SHANGHAI (Reuters) -Chinese regulators have closed a regulatory loophole that last year allowed heavily indebted local government financing vehicles (LGFVs) to further increase their borrowing, four sources familiar with the matter told Reuters.
LGFVs, set up by Chinese local governments to fund infrastructure investment, have been told to stop issuing offshore bonds with a 364-day duration, the sources said.
Their combined debt has ballooned to roughly $9 trillion, posing a major risk to China’s slowing economy, and Beijing has rolled out several measures to reduce local government debt risks, with new issuance of LGFV debt now tightly regulated.
The latest guidance comes after a rush by many LGFVs to raise 364-day offshore bonds, seemingly in a bid to circumvent regulation that requires them to seek approval for borrowing outside China with maturities longer than a year.
China’s State Administration of Foreign Exchange (SAFE) said in a statement to Reuters it had not introduced new cross-border financing policies, adding that it will “actively cooperate with relevant departments to reduce LGFV risks, by strictly controlling new borrowings while dissolving outstanding debts”.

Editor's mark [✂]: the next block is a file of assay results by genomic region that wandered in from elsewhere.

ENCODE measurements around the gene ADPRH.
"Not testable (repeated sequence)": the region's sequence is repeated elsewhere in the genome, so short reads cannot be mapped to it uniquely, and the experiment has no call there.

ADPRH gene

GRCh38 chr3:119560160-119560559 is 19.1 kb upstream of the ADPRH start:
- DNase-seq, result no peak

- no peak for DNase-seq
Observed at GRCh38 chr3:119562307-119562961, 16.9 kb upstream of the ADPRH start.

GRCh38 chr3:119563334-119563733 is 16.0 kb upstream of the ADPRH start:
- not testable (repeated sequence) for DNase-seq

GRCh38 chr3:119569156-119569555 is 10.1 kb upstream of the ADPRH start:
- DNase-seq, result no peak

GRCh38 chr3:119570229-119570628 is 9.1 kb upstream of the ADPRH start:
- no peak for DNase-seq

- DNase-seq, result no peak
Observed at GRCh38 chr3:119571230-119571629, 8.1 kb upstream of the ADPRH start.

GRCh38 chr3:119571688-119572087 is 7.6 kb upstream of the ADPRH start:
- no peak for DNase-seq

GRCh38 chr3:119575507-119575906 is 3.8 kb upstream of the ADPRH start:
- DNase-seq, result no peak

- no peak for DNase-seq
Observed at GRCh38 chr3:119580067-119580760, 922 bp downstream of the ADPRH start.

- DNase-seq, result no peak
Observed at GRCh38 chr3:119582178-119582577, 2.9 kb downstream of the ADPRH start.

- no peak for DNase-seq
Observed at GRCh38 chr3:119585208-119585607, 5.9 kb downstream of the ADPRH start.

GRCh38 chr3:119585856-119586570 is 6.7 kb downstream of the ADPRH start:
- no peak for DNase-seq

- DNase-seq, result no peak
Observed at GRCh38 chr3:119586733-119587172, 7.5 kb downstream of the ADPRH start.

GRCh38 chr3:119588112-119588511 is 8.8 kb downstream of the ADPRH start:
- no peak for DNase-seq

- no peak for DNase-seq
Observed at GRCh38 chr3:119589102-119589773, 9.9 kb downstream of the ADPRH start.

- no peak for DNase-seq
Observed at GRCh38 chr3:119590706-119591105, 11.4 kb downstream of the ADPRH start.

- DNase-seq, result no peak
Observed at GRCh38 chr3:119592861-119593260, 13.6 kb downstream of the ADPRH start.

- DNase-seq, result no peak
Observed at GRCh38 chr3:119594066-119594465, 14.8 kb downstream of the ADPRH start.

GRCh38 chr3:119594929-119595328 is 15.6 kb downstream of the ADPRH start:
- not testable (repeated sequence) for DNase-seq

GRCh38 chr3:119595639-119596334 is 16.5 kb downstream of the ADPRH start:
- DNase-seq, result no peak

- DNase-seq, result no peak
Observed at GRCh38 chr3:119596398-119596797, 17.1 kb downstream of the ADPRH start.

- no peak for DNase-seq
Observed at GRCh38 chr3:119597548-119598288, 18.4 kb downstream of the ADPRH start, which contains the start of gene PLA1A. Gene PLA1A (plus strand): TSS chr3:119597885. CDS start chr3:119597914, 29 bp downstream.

LGFVs have found onshore financing challenging, and they also have to seek approval from regulators such as the National Development and Reform Commission (NDRC) to issue offshore debt, unless the tenor of the bond is less than a year.
The NDRC published regulations on medium and long-term foreign debt in January 2023, but said offshore debt financing with maturities of less than one year did not need approval.
That led to 27 offshore LGFV bonds with a duration of 364 days being issued in 2023, most of them after October and with yields above 6%, data from TianFeng Securities showed.
“The issuance of 364-day offshore LGFV bonds has been stopped,” one source at a brokerage familiar with LGFV issuance said. “Such bonds were not regulated and were obviously contrary to the direction of government’s debt resolving efforts.”
Shandong Province issued the most 364-day bonds, with 12 issues that raised more than $1 billion.
“Such offshore bonds certainly came with risks. It’s not realistic that you can easily get double-digit yields on these bonds,” another source at a private fund said.
The NDRC did not immediately reply to requests for comment.
(Reporting by Shanghai Newsroom; Editing by Toby Chopra and Alexander Smith)